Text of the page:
Trova il tuo prossimo libro preferito

Abbonati oggi e leggi gratis per 30 giorni
Plain Language in Government Writing: A Step-by-Step Guide

Plain Language in Government Writing: A Step-by-Step Guide

Leggi anteprima

Plain Language in Government Writing: A Step-by-Step Guide

5/5 (1 valutazione)
532 pagine
16 ore
Apr 1, 2008


A Plain-English Guide to Government Writing

Whether you're in the public or private sector, good writing skills are critical to your success in the workplace. Plain Language in Government Writing: A Step-by-Step Guide shows you how to apply federal plain-language guidelines to every type of writing — from emails, memos, and letters to agency communications, technical procedures, and budget justification statements. Through numerous exercises as well as examples from a variety of federal and state agencies, this practical guide walks you step-by-step through every phase of the writing process, providing tips for improved clarity, conciseness, and completeness. This valuable reference will help you:
Write for diverse audiences in reader-friendly, plain language
Overcome writer's block
Gain confidence in your ability to write — and get results
Make your writing visually appealing
Prepare for briefings and presentations
Recognize successful writing and identify what makes it effective

A Plain-English Guide to Government Writing will enable you to express yourself more clearly and concisely, produce documents more efficiently, and work more effectively with others throughout the writing process.
Apr 1, 2008

Informazioni sull'autore

Judith Gillespie Myers, Ph.D., is an instructor and writer who has taught writing skills to numerous government employees. She is the author of Essentials of School Management, How to Select and Use Learning Tools, and Banishing Bureaucratese. She received her doctorate from American University in Washington, D.C.

Correlato a Plain Language in Government Writing

Libri correlati
Articoli correlati

Anteprima del libro

Plain Language in Government Writing - Judith G. Myers PhD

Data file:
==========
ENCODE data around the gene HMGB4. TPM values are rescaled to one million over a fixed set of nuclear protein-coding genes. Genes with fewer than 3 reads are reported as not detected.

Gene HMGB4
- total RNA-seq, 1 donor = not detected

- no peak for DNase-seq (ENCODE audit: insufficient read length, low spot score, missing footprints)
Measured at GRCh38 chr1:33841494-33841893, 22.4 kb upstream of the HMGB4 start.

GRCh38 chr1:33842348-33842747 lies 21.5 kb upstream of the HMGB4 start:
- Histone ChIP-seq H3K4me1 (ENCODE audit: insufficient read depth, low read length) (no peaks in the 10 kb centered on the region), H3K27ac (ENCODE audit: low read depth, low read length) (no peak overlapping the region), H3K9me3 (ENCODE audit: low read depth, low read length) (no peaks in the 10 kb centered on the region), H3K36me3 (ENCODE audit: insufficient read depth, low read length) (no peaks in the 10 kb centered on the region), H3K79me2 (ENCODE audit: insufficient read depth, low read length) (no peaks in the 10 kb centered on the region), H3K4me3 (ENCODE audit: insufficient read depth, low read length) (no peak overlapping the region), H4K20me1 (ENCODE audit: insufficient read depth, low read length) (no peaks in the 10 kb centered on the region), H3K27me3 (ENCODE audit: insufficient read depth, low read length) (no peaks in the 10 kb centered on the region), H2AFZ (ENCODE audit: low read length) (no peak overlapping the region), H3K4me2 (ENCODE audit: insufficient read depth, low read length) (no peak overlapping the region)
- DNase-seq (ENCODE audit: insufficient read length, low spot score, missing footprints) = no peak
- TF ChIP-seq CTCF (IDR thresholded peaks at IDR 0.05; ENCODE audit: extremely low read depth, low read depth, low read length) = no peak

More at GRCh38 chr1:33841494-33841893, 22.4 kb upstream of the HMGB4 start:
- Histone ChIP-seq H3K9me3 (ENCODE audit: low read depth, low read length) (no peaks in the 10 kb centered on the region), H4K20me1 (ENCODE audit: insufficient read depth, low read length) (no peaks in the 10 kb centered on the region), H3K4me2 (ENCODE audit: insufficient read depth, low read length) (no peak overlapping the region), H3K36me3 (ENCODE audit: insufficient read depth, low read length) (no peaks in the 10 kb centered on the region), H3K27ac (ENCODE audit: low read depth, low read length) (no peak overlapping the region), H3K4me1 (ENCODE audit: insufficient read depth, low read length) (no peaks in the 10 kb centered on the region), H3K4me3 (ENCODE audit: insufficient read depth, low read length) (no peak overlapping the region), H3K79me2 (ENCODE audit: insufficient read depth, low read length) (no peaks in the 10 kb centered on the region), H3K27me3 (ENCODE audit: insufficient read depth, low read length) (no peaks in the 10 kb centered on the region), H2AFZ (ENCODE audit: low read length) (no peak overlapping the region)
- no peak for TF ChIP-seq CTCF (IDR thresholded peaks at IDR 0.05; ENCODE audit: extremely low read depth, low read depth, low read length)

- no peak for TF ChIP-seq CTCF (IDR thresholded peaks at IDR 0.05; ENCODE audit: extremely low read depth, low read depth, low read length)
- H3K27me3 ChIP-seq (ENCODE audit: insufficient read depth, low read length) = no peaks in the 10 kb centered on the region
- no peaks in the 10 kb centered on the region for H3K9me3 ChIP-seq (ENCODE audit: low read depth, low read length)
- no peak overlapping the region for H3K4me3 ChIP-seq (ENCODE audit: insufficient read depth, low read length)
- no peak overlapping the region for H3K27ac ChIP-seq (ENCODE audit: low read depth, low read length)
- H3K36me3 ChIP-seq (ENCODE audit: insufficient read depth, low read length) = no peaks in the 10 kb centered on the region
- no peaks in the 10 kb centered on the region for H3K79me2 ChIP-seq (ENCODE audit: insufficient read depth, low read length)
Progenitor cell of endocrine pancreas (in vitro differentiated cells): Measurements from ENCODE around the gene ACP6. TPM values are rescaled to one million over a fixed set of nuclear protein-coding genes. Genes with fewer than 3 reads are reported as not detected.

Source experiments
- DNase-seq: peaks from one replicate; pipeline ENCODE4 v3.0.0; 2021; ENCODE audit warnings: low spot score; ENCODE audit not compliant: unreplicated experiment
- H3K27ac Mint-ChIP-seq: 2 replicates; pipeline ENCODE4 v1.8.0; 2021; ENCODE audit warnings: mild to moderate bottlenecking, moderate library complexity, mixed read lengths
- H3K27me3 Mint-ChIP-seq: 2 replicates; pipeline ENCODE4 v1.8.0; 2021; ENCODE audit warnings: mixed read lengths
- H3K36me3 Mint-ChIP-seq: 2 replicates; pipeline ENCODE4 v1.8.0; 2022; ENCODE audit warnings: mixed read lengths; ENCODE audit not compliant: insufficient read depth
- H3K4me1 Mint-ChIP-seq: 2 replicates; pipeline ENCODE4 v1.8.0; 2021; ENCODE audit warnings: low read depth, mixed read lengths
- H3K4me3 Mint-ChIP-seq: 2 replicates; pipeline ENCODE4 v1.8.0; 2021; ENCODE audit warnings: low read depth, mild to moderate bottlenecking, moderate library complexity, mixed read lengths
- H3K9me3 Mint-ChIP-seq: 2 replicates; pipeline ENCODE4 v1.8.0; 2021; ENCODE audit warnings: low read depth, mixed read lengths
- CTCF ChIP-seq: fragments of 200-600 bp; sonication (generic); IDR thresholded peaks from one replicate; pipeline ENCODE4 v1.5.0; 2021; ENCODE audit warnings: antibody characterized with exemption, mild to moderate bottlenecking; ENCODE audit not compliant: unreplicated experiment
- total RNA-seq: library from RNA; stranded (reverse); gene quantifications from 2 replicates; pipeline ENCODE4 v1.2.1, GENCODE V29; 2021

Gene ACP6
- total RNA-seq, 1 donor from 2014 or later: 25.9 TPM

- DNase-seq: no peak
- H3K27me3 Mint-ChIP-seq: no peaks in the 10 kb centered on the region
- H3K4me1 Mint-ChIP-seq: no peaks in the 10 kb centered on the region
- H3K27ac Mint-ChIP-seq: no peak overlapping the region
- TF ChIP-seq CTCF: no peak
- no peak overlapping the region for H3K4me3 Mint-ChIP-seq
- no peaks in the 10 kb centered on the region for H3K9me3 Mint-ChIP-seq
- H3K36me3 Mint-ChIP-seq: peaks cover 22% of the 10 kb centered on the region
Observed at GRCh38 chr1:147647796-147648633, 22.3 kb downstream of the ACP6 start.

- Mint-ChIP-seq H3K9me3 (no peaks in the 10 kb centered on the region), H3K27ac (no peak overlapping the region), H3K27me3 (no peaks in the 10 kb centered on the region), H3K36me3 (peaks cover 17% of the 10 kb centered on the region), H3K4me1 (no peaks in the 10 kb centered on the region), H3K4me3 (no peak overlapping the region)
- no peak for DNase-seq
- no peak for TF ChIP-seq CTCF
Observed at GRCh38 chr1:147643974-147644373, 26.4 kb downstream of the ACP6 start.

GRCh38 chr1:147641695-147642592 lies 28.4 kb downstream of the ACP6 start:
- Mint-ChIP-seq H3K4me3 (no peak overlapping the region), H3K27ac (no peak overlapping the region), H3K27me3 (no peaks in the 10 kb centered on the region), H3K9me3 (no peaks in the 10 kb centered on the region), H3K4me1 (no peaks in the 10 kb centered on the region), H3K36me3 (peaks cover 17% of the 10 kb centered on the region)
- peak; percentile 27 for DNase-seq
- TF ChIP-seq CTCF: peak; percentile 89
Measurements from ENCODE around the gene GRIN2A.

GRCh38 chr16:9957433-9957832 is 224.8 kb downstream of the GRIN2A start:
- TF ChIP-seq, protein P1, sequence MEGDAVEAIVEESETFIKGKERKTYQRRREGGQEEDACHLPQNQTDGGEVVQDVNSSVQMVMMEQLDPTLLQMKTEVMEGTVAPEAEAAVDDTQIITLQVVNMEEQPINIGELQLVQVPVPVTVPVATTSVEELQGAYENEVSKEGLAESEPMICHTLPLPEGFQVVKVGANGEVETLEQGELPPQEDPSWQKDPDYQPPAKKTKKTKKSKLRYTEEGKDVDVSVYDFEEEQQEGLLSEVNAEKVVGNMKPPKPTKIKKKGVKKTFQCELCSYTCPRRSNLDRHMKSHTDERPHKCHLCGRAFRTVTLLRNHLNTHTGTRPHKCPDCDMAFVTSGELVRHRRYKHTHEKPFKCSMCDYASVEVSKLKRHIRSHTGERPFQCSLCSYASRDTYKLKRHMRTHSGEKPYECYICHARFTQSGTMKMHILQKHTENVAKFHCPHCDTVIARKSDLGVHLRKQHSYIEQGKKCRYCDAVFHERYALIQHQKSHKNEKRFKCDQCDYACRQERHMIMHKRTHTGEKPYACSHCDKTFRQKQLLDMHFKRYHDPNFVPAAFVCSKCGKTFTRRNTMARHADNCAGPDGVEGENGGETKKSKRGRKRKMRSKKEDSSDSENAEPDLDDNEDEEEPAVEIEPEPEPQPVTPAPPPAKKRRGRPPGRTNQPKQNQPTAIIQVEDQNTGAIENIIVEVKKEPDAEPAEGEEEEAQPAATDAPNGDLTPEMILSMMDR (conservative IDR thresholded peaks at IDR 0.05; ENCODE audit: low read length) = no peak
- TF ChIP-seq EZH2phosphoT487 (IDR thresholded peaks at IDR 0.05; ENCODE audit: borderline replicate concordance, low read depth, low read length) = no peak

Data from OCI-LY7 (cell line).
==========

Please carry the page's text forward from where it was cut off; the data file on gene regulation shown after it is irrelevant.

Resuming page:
Process and Stages of Plain Language Writing


Succeeding as a Writer in Today’s Workplace

Mixed Feelings

Maria had been called into the office of Lee, her supervisor.

Maria, we’re going to give you a promotion. Congratulations!

Thank you, said Maria, hardly able to contain her surprise.

There’s one thing you need to know about this promotion, said Lee. It entails much more writing. I need you to edit the newsletter and send out monthly reports to the budget office. I’d also like weekly updates on the customer service project.

Maria had mixed feelings about her promotion. On the one hand, she was happy about the increase in salary and responsibility. On the other hand, she was a bit worried about the prospect of writing. Maria had not done much writing in her job lately. I guess I’d better brush up on my business writing skills, she said to herself.

To succeed in the workplace, whether you are in government or elsewhere, you must be able to express yourself effectively, clearly, and persuasively. You must create documents that your readers will read and understand, documents that result in decisions, documents that affect your readers as you intend. Each letter, report, or email that you send out is a reflection on your organization. And it is a reflection on you.

Like Maria, you might find the whole process of writing daunting. Many of us do. And yet, with the right guidance and practice, we can all become better, more effective writers.


One reason that many people dread writing is that certain myths have become associated with business writing and with the writing process. Do these sound familiar?